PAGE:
The Fairfax Lodge (aka the Philip Grandstaff Home)

Location: South end of Edinburg, on Stony Creek, on the east side of Route 11

Built: prior to 1800


26 Mar 1783: Martin Pickett and Ann, his wife, conveyed to Mark Ilor for the sum of eighty four pounds, current money of Virginia.

17 Nov 1804: Abraham Ilor of the county of Adams in the Mississippi Territory, son of Mark Ilor, deceased, conveyed to Philip Grandstaff, of the county of Shenandoah, for the sum of $2666.83, a certain tract of land on Stony Creek, where the main road from Winchester to Staunton crosses the same. It being the same land which was granted unto Martin Pickett by the Proprietor of the Northern Neck of Virginia, by patent dated 4 Mar 1768.

Philip Grandstaff was deceased in 1833 and this home came into the possession of his son, John, who married Elizabeth Liggett.

30 May 1853: John Grandstaff willed his property to his wife until her death, then to be divided equally between his children.

19 Aug 1909: Presley Grandstaff willed his share to his sister, Mary F. Grandstaff.

28 Mar 1921: Mary F. Grandstaff conveys to her foster children, John Wetzel, Lilly Newland and Maggie Scruggins, all her real estate.

Physical Description

This is a large house with old architectural lines. These are seen more in the rear wing than in the front, with the front having been remodeled. A long, two-story back porch with an outside stairway and railings form the side entrance, which faces the highway.

Historical Significance

Mary F. Grandstaff was the great granddaughter of Amos Bischoff, who came from the Palatinate, and whose son, George Philip Bischoff, was captured by Indians in 1758. Because he was a tall slender youth, the Indians gave him the name of Grand Staff, which he retained, as he liked that name better than Bischoff, and always went by the name of George Grandstaff after regaining his freedom.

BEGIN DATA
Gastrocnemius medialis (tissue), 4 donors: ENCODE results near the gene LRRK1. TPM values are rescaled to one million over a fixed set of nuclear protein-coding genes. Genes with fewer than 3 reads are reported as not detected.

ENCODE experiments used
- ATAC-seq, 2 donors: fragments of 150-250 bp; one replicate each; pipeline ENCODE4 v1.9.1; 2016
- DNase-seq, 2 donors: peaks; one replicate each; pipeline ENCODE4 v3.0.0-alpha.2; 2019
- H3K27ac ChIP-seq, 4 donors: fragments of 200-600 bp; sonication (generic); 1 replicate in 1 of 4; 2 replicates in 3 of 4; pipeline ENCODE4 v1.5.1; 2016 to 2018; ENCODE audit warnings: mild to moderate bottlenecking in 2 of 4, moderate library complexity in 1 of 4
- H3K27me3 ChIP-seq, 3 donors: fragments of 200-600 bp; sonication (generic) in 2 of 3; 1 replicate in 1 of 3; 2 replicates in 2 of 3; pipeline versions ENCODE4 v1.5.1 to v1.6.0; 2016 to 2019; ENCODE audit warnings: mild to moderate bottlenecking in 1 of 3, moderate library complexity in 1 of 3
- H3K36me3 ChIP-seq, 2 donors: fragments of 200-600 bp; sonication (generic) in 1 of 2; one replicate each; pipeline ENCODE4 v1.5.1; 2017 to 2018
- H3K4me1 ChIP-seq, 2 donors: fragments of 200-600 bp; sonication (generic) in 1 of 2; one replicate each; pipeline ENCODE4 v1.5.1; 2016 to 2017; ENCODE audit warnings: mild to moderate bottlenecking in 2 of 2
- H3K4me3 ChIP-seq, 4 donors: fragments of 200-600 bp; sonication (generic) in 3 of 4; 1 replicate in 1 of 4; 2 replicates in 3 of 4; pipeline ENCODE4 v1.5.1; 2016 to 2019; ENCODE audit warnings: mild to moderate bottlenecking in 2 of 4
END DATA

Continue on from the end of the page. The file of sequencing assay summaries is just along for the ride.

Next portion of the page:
One incident in the life of Miss Mary F. Grandstaff was as follows: The old "Wagoner's Shop" that was used by stage drivers for their stopping place, was used by the officers for their headquarters during Sheridan's raid. When they set fire to the old "Grandstaff Mill", just across the road from this home, Miss Mary and another young friend pleaded so pathetically with the officers that the mill be spared to furnish bread for the women and children, that a young officer had his man extinguish the fire while she helped to carry the water.

From old court records: "In October, 1813, Philip Grandstaff made application to the Court for permission to erect a dam on Stony Creek (probably at Edinburg), for working a sawmill, carding machine and boring mill."

Presley Grandstaff was a member of the Volunteer Company of Edinburg, known as the "Southern Grays". In 1861, he went out with his company and remained until it disbanded. He then reenlisted in Company K of the 12th Virginia Cavalry, under Captain George J. Grandstaff. He remained in the service until the close of the war.

Source: Virginia W.P.A. Historical Inventory Project, 1937

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Created October 3 2001